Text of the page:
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books

From Texas Standard:

It's not unheard of for an obituary to be published by mistake. A few years ago, People.com put up an obit for actor Kirk Douglas, who – at 100 – is still alive.

Something similar happened to Dallas-based Half Price Books chain, Austin’s BookPeople and independent bookstores across the country when the first e-reader made its debut. The death knell never rang so loud.

But it turns out bookstores aren't dead after all, at least not some of the best-known ones in Texas.

The first book of the Harry Potter series went on sale in the U.K. 20 years ago today. It offers a convenient excuse to reacquaint yourself with a world before anyone on this side of the Atlantic had heard of muggles, horcruxes or pensieves, before tourists would crowd into London's Kings Cross railway station simply to peer wistfully at the space between Platforms Nine and Ten.

Here's the first story NPR ever aired about Harry Potter — a wonderful piece by the late Margot Adler, from All Things Considered in 1998.

Some gems, from that bygone era:

Adriane Dizon / (cc) flickr

It’s Banned Books Week. The national weeklong event celebrates the freedom to read and open access to information. The week also serves as a reminder that many great works of literature — books like "The Great Gatsby," "1984," "The Bluest Eye" — were once deemed unfit for public consumption and censored.

KERA's Think just wrapped a week of broadcasting in Austin with two Texas Book Festival authors who relish the hard copy's preciousness.

Update, Feb. 5: Meg Bakich, the Highland Park mom who made headlines last month by challenging to the book The Working Poor: Invisible in America​, apparently is backing off. On Thursday, the Highland Park school district sent an email announcing the withdrawal  of the protest against David Shipler's non-fiction book. The Dallas Morning News has more details.

A Better Way To Opt Out Of Required Reading

Nov 25, 2014
Dianna Douglas

A recent dispute in the Dallas suburb of Highland Park over requiring students to read the book The Art of Racing in the Rain was settled today—a committee of teachers, parents and students reviewed the book and found that it can be taught in the classrooms. One thing the debate in Highland Park has shown is that parents and students who object to certain books are also often unhappy with their options for alternative assignments. Some Texas schools have made that process smoother.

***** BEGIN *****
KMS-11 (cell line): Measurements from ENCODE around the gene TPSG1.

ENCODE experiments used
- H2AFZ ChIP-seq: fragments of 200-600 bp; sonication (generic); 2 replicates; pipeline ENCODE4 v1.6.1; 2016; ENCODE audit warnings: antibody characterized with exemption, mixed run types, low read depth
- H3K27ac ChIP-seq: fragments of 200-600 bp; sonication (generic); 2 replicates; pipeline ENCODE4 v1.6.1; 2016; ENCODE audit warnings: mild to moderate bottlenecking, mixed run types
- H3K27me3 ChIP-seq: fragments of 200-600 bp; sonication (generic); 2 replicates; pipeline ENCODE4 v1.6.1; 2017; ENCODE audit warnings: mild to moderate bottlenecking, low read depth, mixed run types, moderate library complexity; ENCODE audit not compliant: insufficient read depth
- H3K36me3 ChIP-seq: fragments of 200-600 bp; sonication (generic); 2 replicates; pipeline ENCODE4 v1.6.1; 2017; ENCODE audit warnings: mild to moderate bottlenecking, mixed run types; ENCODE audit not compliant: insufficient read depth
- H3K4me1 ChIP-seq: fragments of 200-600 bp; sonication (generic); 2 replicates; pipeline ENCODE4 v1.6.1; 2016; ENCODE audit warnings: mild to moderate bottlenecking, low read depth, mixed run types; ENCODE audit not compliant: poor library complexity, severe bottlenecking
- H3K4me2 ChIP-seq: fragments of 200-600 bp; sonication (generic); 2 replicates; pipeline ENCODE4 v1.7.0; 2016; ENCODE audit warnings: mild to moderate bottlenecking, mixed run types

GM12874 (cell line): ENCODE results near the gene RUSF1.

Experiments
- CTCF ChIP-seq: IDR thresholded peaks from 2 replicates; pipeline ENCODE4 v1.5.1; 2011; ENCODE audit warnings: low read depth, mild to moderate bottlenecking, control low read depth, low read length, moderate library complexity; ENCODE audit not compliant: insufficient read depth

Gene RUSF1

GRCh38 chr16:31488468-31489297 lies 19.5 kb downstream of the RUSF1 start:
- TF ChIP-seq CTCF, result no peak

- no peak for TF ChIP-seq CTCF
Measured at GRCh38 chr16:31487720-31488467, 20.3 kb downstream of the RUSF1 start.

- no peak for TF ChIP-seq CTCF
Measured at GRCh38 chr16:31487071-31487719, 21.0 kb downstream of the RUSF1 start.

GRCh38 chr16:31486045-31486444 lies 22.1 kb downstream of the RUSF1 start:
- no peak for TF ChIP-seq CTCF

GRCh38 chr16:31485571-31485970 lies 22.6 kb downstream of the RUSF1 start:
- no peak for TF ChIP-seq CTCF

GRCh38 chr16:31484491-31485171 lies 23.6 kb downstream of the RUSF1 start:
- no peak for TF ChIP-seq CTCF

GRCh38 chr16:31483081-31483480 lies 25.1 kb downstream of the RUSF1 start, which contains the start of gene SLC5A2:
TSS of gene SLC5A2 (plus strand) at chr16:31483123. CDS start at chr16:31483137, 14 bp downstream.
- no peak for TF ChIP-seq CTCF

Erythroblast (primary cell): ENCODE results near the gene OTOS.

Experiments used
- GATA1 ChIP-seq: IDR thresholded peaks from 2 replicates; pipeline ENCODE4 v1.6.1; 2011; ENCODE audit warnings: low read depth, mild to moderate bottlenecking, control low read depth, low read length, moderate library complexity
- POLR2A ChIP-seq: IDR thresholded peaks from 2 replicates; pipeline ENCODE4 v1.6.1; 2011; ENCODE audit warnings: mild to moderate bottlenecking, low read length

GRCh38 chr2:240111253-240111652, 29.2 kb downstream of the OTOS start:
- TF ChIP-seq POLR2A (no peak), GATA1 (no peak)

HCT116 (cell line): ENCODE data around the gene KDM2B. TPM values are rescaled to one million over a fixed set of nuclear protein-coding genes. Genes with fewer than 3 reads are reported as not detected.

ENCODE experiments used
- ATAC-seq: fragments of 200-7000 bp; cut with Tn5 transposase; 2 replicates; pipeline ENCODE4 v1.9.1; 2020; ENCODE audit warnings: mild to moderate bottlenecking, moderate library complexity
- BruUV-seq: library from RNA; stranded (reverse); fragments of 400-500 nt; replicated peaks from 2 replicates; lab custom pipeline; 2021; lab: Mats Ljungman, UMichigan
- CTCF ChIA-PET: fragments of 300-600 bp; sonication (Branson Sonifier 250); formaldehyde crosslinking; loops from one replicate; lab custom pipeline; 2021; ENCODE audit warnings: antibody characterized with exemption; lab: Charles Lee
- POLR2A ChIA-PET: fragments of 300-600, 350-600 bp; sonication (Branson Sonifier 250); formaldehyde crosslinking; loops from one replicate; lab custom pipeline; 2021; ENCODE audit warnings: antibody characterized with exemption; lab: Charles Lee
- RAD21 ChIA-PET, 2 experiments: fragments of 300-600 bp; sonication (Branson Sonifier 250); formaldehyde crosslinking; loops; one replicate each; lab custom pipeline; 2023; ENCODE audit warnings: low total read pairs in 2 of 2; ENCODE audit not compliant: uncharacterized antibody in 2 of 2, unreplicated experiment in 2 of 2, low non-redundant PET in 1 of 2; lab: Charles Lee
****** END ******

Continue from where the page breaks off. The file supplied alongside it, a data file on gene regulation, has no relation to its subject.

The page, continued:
Highland Park Teens Speak Up For Their Books

Nov 19, 2014

The required reading at Highland Park High School is still in flux. Some parents convinced administrators to remove books with adult material  -- then other parents, alumni and teachers petitioned the administration to reverse that decision.

Mostly missing from the public debate has been the voices of teenage students whose classes have been affected. As part of the KERA Yearbook project, we hear from three students about what English class has been like this fall.  

patpitchaya / Shutterstock

The Highland Park school district has reversed its decision to suspend seven books from the classroom after parents had concerns about sex, abortion and rape references. 

US Holocaust Memorial Museum/National Archives and Records Administration

It's the last day of Banned Books Week, when American Library Association calls attention to the freedom we have to read what we want. An exhibition at the Dallas Holocaust Museum reminds us that freedom hasn’t always existed in the world, and it's still being challenged here.

Shutterstock

UPDATE, Sept. 26: Highland Park has restored one of the seven suspended books to its approved reading list. In an email blast, the district says the person who challenged A Glass Castle: A Memoir by Jeannette Walls withdrew that challenge on Wednesday. 

Frank Huster

The Highland Park school district has attracted attention after seven books were suspended from classrooms last week. Those books are under further review, which could take several months. One of books suspended is called The Art of Racing In The Rain by Garth Stein​. The story is told from the perspective of a dog named Enzo, and it was on the district’s class syllabus for the fall.

Shelley Kofler / KERA News

Wendy Davis, the Democratic candidate for governor, is releasing a memoir Tuesday that’s already making headlines. In it, the mother of two reveals she twice terminated pregnancies because of health issues. 

Jerome Weeks / KERA News

Today: how the little guy is changing what you read, watch and eat. We know Dallas wants to be seen as a world-class city. For years, that’s been the stated priority. One young Dallasite has an idea for getting there: it’s more about communication than competition with other places. He’s just started a company to publish English translations of books from France, Russia and Mexico. Jerome Weeks talks to Will Evans of Deep Vellum. We'll also hear from Dallas native Doug Mankoff about his time in Hollywood, producing films like Nebraska.   

Jerome Weeks

E-books and Amazon and other industry changes have battered the traditional book trade.  Which is why we don’t see many new bricks-and-mortar bookstores opening these days. But an independent bookstore just opened in Oak Cliff, and it’s an unusual one.

Art&Seek's Jerome Weeks reports the author of 'Billy Lynn's Long Halftime Walk' and pride of Dallas' literary trove Ben Fountain netted the fiction prize in the National Book Critics Circle Awards Thursday night.